the final year

I hate the kind of finality that’s slowly creeping up. It’s a new year, 2015, so that means we’re entering our final years of university. And that’s frickin’ scary.

There’s a certain air of finality, of irreversibility that comes with entering your last year of anything. It’s hard for 12th graders, but it’s a nightmare for seniors in university. Because it means that at this age (which someone randomly chose), we’re ready to finish school. And that’s scary.

It’s scary if you don’t have a purpose. And few of us do. It’s wonderful to slowly see your live revolve around a purpose that you’re confident about, or that you’re passionate and excited about. But for everyone else, whose purposes slowly unravel, who lose confidence in the legitimacy of that purpose, who lose confidence in the absoluteness, sustainability, happiness of following that purpose, or who lose faith in themselves, it’s insanity.

Life decisions are… hard. Wouldn’t be a life decision if it weren’t. It’d be a day decision, like lunch. Or a week decision, like those groceries. And if I’m not even equipped to decide whether I want to eat cabbage or asparagus for the rest of the week (neither because I’m a really bad cook), how am I supposed to decide where I should go for the next couple years of my life?

School has a crazy safe ephemeral quality to it. 4 months of school is long, but you know it’s going to end. 4 months of work is long, but you know you’re out soon. But getting a real full-time job? Committing to working somewhere for a couple years? Given that I’ll probably not be working in Toronto living with my family, I’m going to have to move out to the middle of nowhere and start a new life. It sounds great. But it also sounds insane.

I envy the people who can look to the future with that crazy-eyed confidence. I can be confident in the things I’m confident in (yes), but there are so many other things that I have no clue about, and that I have no idea how to get better at. I know. I’ve been trying for a while now. It’s insane. And I have this irrational hope that it’ll be fixed one day just magically. And it’s wrong. And I know it’s wrong. And it’s crazy.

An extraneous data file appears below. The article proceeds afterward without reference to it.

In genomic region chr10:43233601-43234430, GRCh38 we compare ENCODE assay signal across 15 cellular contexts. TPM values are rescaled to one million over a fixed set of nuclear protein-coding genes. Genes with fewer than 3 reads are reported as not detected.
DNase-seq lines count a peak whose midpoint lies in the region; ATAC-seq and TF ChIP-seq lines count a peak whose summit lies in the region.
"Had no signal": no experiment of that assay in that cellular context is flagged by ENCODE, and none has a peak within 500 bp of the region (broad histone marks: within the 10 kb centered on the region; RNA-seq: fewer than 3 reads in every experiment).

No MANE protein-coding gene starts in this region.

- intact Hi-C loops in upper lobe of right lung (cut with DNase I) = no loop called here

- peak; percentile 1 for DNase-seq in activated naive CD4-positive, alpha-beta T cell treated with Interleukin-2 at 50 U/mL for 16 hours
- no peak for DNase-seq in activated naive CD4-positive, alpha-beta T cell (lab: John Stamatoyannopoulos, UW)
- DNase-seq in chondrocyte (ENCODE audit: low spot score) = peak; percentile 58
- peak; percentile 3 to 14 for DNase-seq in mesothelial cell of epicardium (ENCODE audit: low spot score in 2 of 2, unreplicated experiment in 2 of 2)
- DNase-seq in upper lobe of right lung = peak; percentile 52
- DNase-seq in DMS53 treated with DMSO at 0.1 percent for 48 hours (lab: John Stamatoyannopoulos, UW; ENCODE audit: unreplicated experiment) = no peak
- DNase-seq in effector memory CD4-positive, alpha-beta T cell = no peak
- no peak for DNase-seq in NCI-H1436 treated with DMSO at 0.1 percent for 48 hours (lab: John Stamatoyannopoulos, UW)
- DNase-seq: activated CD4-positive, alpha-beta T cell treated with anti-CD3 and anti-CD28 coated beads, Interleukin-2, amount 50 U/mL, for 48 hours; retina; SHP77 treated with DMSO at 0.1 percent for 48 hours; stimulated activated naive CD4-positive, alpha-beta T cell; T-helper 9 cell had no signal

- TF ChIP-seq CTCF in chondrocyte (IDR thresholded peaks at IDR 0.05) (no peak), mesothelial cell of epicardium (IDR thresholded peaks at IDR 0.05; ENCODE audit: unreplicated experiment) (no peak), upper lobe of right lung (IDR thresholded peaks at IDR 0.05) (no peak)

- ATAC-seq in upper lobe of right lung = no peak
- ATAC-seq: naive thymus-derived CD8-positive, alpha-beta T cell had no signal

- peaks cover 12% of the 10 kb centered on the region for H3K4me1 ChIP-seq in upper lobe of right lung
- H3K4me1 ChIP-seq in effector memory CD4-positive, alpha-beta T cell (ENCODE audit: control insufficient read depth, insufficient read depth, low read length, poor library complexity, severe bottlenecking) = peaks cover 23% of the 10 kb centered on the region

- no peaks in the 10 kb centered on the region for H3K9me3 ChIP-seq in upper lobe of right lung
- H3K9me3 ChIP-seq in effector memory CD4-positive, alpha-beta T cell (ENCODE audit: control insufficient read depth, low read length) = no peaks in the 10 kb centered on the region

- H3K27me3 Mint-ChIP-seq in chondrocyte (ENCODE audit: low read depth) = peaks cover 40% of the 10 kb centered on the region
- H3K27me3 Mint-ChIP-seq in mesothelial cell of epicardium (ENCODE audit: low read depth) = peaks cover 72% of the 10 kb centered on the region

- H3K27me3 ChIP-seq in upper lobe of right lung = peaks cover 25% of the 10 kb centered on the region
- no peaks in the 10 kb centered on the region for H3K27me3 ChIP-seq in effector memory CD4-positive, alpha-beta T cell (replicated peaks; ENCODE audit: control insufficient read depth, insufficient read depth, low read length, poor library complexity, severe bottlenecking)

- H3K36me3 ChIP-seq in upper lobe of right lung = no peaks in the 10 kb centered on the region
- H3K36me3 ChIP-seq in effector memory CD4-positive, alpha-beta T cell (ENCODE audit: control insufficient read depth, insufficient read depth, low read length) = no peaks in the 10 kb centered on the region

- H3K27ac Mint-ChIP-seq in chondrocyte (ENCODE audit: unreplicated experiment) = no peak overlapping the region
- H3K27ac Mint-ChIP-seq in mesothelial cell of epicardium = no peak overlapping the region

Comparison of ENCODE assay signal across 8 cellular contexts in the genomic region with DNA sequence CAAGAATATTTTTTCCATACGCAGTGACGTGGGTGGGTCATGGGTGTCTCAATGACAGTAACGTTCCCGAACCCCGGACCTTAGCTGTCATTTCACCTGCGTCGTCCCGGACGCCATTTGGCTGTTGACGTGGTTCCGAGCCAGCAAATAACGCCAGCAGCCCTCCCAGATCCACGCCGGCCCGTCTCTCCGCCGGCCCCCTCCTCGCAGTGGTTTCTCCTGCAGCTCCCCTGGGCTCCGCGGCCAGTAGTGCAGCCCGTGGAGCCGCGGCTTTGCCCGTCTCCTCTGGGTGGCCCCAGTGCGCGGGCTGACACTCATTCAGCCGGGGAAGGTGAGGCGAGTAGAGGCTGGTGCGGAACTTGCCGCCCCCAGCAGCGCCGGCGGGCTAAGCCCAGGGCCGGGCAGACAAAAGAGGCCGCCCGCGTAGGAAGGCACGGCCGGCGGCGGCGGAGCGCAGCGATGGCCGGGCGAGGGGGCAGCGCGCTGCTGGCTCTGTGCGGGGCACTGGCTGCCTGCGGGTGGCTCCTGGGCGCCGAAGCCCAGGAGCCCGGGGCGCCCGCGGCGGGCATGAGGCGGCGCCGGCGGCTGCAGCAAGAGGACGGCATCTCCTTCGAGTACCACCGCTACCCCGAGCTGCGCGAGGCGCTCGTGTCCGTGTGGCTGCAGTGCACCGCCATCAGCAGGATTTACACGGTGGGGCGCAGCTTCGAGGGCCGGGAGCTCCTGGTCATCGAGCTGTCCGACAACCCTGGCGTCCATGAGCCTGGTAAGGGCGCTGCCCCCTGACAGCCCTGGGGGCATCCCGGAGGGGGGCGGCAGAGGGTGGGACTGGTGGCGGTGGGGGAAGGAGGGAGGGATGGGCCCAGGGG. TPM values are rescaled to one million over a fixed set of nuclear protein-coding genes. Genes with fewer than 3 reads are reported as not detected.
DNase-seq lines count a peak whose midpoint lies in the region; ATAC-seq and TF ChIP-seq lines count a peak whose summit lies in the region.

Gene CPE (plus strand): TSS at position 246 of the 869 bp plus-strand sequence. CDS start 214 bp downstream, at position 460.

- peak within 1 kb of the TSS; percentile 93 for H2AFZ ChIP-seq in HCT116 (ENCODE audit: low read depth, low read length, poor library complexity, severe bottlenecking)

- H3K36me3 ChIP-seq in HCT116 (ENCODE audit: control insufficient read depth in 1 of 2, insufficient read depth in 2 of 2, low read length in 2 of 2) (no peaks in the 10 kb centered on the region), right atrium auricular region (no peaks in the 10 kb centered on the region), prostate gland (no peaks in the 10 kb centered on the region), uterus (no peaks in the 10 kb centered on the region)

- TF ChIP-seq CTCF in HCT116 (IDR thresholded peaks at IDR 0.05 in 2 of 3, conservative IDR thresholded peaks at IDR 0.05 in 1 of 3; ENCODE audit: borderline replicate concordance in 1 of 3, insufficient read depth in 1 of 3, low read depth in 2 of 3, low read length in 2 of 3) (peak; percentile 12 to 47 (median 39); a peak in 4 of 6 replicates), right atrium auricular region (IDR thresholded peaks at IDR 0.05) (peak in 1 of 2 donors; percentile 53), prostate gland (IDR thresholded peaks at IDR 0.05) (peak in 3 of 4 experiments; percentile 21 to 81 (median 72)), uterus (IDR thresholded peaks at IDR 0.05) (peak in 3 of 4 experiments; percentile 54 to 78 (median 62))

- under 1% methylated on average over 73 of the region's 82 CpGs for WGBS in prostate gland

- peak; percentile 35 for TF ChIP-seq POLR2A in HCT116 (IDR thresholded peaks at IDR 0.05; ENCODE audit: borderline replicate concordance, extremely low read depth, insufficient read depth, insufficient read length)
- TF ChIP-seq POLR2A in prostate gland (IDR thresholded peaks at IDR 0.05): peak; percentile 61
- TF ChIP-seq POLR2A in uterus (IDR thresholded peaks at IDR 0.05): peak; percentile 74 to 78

I’m at a new coop job at Microsoft on the Windows desktop team and it’s literally a dream come true. It’s something every little Windows-using nerd dreams about happening to them – looking behind the scenes of Windows, working on behind the scenes stuff, listening to people who actually care about Windows (literally all the Macbooks in my class), learning about all the little stuff you had no idea about, learning about all the things you thought you knew but you really don’t, being around stuff you’re excited about. That’s a feeling I’ve never had at a job. And it kind of makes you think “would I be comfortable here”? And we’re back to that scary crazy insanity.

My mentor, in the first week, tried to drilled this into my mind, “everyone, everywhere, is always winging it, all the time”. I agree, but it’s really hard to totally accept this. And it’s an even scarier idea to think about, rather than comforting like I think he imagined it would be. Essentially it goes like, we should always try to do the best that we can do, because that’s what everyone else does, and that’s how the world goes around. And we should totally always be just making the best out of the situation that’s given to us.

I’m afraid. And I know everyone else is afraid as well, but they’re hiding it. And that’s okay too, I guess. It would probably be crazy to not be scared inside. The world is crazy, and we’re just little crazy spinning cogs hoping we accidentally jam ourselves somewhere that lets us spin with the world. Or some other weird analogy.


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